Mayo Clinic: Jackson has bipolar disorder

by Sophia TareenAssociated Press Writer CHICAGO (AP)—U.S. Rep. Jesse Jackson Jr., a Chicago Democrat who took a hushed medical leave two months ago, is being treated for bipolar disorder, the Mayo Clinic announced Monday. The Rochester, Minn.-based clinic specified his condition as Bipolar II, which is defined as periodic episodes of depression and hypomania, a less serious form of mania. Rep. Jesse Jackson Jr.


First lady tapped as women’s website guest editor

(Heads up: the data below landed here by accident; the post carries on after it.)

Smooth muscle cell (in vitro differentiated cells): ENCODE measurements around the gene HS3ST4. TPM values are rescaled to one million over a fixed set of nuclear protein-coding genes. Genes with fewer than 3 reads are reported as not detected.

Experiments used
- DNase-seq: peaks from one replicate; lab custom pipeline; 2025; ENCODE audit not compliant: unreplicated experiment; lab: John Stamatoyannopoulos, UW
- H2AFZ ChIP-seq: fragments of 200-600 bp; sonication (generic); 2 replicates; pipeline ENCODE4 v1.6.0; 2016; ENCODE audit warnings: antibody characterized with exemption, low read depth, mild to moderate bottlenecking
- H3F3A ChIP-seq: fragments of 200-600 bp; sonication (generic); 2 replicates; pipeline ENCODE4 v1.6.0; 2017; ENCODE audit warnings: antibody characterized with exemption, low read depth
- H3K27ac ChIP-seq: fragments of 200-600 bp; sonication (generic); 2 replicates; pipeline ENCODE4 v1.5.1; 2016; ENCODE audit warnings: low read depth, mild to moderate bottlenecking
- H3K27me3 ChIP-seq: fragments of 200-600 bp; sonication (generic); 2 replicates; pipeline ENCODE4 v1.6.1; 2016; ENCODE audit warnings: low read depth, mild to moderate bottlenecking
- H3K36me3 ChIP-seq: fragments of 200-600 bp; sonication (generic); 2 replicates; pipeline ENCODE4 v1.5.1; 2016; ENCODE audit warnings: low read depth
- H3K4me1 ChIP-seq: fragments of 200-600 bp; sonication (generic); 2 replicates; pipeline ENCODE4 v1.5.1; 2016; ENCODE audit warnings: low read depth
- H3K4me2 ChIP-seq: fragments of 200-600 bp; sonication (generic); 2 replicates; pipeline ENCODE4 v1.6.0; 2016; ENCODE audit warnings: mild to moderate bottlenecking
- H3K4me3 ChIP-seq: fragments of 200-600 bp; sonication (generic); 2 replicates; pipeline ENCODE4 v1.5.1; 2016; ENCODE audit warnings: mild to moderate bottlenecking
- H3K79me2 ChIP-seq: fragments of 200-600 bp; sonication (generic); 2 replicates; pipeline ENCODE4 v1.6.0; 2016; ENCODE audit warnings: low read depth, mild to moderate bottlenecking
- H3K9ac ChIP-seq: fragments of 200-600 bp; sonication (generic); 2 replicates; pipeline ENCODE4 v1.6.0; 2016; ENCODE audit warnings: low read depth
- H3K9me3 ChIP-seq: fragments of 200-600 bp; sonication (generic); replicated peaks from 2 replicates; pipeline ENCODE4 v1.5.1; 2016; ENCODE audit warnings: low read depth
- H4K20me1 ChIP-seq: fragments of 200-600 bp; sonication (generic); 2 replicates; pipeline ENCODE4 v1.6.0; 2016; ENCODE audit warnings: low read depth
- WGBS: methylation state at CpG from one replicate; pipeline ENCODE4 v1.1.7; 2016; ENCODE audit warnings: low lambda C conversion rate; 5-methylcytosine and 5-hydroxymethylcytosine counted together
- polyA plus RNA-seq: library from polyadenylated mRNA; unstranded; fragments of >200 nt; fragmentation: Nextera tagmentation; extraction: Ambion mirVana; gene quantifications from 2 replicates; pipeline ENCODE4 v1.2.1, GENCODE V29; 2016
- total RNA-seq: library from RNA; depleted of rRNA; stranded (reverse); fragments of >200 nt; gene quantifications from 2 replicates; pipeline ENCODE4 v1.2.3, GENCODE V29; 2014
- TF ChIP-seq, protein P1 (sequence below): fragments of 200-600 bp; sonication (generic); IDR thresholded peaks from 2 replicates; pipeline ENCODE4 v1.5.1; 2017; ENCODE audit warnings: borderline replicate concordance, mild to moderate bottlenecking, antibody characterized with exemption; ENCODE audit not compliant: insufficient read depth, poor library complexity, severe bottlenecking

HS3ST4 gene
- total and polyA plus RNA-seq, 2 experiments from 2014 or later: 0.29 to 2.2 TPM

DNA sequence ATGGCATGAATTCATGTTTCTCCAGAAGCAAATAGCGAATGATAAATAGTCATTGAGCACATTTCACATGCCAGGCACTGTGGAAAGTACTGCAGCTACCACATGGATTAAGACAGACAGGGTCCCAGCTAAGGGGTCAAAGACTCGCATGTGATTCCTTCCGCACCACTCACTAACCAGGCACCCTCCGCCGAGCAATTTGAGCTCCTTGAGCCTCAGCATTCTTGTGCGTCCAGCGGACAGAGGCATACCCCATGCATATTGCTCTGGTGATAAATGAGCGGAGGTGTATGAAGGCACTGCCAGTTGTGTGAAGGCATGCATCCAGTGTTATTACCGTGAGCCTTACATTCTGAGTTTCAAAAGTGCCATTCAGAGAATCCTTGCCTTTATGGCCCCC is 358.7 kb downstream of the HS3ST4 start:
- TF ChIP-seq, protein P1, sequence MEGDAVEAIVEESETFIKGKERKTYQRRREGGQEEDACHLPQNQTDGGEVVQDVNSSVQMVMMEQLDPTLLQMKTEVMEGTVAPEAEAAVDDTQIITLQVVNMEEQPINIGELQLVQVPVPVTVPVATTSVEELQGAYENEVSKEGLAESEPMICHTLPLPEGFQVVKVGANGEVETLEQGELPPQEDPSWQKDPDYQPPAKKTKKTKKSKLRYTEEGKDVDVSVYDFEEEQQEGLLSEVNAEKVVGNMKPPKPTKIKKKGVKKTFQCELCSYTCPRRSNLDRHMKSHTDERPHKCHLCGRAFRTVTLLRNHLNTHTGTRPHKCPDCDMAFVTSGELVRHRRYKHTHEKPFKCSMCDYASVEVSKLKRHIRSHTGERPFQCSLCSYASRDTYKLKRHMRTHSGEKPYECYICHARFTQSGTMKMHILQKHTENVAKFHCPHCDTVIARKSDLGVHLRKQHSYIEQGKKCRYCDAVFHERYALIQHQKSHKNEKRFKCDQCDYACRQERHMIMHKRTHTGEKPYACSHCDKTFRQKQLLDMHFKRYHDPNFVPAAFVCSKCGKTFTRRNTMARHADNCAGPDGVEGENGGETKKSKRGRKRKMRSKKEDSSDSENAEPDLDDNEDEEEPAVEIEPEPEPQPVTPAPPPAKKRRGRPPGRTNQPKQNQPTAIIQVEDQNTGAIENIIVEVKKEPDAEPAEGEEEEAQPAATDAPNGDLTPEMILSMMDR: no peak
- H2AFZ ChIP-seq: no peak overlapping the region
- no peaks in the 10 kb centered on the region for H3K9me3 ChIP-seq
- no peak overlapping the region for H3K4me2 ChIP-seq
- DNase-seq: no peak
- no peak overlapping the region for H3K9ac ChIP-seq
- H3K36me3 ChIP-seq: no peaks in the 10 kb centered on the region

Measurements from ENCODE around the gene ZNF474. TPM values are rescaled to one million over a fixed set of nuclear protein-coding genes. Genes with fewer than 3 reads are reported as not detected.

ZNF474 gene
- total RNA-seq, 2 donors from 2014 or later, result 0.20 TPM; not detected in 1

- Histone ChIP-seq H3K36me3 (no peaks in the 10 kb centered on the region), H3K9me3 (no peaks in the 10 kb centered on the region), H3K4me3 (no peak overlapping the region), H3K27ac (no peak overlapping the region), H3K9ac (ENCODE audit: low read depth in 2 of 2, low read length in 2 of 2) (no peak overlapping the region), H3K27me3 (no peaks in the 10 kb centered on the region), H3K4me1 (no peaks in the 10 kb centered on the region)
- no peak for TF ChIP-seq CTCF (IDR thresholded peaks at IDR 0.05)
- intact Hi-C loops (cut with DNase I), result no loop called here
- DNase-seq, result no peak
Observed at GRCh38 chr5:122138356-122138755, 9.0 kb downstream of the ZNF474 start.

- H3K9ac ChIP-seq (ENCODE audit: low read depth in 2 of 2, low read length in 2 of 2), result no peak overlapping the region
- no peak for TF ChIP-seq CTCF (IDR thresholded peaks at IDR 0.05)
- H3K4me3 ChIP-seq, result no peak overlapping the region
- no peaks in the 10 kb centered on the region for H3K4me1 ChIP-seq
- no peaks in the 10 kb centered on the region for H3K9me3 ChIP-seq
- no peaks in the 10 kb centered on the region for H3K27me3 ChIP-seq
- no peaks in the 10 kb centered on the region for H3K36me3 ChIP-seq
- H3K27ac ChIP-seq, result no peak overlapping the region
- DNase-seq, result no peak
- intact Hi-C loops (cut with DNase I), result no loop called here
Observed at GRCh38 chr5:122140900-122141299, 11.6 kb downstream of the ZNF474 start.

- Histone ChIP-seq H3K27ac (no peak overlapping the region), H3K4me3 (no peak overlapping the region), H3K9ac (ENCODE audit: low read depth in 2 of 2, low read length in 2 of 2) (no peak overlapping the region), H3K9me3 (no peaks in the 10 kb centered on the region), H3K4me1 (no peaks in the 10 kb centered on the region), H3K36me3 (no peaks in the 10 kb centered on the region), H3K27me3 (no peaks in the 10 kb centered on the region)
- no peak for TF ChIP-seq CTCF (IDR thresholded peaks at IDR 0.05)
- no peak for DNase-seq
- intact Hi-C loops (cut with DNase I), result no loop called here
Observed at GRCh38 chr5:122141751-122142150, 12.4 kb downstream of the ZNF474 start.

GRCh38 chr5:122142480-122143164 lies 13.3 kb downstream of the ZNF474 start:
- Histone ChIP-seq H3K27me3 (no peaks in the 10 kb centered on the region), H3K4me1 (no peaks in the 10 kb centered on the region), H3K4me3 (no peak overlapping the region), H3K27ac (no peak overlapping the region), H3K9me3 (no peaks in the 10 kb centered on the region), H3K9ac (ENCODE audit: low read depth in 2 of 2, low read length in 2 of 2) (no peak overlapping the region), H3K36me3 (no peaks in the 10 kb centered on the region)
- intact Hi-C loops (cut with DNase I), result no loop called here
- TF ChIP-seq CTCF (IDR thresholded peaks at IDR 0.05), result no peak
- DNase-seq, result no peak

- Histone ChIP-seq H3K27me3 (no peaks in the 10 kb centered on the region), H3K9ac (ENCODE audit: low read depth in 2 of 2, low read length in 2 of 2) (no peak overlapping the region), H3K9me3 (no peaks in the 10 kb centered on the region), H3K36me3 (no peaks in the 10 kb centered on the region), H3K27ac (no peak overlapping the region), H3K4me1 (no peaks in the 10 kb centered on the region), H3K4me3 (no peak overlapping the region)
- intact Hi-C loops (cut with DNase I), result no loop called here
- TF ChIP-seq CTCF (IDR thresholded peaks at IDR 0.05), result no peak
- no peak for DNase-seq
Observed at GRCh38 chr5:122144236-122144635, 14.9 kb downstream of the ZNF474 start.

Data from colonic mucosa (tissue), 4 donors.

LOS ANGELES (AP)—Michelle Obama is turning online editor for a week. A website for women, iVillage, said Monday the first lady has agreed to serve as a guest editor, focusing on back-to-school issues. Obama has been working with iVillage staff members to address challenges, including healthy eating for students and how to balance busy family schedules, the site said.